The powers and functions of the Financial Services Ombudsman of Ireland ("FSO") are set out in Section 57BK of the Central Bank Act, 1942 (the "Act").
The FSO's service offers aggrieved customers of financial service providers a forum for the resolution of their complaints. The key features of the FSO's powers are as follows:
(a) The power to find that a complaint has been substantiated even if the conduct complained of was in accordance with a law or regulatory standard but was nonetheless unreasonable, unjust, oppressive, or improperly discriminatory, based on a mistake or an irrelevant consideration or was otherwise improper.
(b) The power to direct the financial service provider to rectify, mitigate or change the conduct in question or its consequences, provide reasons, change a practice relating to the conduct, pay compensation for any loss suffered as a result, or take any other lawful action.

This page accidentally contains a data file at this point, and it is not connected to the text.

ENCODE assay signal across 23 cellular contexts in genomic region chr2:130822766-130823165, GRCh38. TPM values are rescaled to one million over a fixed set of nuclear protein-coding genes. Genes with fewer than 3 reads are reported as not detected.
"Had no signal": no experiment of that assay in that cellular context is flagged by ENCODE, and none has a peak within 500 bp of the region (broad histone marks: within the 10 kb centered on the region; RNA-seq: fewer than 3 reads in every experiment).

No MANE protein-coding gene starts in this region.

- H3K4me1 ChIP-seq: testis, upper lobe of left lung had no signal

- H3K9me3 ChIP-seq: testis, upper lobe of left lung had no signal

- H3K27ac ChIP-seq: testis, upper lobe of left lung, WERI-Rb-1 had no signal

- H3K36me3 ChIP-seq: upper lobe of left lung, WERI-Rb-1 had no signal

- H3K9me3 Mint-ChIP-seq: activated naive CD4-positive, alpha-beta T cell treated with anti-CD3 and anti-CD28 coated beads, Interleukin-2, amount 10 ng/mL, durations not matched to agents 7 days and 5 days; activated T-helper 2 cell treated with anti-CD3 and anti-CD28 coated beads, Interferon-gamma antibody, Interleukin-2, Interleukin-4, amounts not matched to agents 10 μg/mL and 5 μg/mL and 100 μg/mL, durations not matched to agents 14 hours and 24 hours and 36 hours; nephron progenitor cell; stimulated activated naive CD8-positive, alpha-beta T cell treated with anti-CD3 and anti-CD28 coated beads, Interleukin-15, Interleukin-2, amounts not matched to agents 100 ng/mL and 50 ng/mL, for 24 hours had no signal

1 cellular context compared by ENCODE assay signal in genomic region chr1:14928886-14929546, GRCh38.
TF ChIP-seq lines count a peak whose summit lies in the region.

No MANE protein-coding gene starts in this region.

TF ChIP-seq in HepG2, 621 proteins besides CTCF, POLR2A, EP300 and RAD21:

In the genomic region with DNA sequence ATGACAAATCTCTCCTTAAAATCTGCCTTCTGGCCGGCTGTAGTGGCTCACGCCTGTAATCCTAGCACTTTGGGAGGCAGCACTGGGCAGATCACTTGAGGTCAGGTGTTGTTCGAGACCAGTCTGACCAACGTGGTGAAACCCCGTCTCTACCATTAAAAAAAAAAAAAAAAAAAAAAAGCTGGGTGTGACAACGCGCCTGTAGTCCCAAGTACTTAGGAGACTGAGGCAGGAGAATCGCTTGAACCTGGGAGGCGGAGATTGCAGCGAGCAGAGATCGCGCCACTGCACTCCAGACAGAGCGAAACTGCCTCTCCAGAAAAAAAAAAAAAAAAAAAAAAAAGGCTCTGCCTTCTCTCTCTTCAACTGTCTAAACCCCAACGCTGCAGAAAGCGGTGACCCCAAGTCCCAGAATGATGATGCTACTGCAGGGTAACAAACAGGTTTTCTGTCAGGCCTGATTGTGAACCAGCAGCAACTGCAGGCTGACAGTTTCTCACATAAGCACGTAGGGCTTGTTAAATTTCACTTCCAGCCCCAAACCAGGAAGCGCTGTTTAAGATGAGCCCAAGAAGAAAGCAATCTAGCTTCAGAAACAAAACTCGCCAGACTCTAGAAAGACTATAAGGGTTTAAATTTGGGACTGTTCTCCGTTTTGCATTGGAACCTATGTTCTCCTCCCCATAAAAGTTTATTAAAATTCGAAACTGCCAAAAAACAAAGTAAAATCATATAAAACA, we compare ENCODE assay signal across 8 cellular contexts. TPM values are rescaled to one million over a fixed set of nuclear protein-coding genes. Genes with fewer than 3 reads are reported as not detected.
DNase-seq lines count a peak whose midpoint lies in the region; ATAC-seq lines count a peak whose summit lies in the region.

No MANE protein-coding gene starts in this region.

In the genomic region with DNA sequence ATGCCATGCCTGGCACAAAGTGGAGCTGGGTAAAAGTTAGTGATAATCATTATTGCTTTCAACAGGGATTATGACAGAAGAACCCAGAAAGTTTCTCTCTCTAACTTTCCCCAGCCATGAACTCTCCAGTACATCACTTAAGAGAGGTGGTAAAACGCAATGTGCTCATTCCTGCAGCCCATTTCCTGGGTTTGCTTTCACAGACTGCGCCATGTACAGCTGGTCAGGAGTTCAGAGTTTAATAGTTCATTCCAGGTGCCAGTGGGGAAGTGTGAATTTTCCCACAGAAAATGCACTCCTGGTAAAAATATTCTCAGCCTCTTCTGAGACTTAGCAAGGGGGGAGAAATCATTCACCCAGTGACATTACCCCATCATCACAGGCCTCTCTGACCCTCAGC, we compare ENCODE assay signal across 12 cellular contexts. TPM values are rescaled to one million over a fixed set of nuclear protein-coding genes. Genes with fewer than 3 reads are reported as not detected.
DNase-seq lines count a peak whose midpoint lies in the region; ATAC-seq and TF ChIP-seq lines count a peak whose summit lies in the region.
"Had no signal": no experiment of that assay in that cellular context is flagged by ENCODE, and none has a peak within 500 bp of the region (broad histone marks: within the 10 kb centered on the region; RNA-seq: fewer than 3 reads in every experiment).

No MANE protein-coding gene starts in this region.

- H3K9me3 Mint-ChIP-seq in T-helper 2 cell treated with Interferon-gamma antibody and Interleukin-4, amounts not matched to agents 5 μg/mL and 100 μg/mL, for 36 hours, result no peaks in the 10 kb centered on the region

(c) There is no requirement for legal representation before the FSO, and no provision for the FSO to make costs orders, either in favour of or against the customer in respect of the FSO process.
(d) The FSO may decline to have an oral hearing to determine a complaint.
(e) The FSO may decline to hear a complaint where exactly the same rights and obligations could be brought before the appropriate court with jurisdiction to determine such matters.
(f) Where the FSO cannot dispose of a complaint through mediation, and where the FSO has not exercised its power to decline to hear a complaint, the FSO must proceed to rule on the complaint.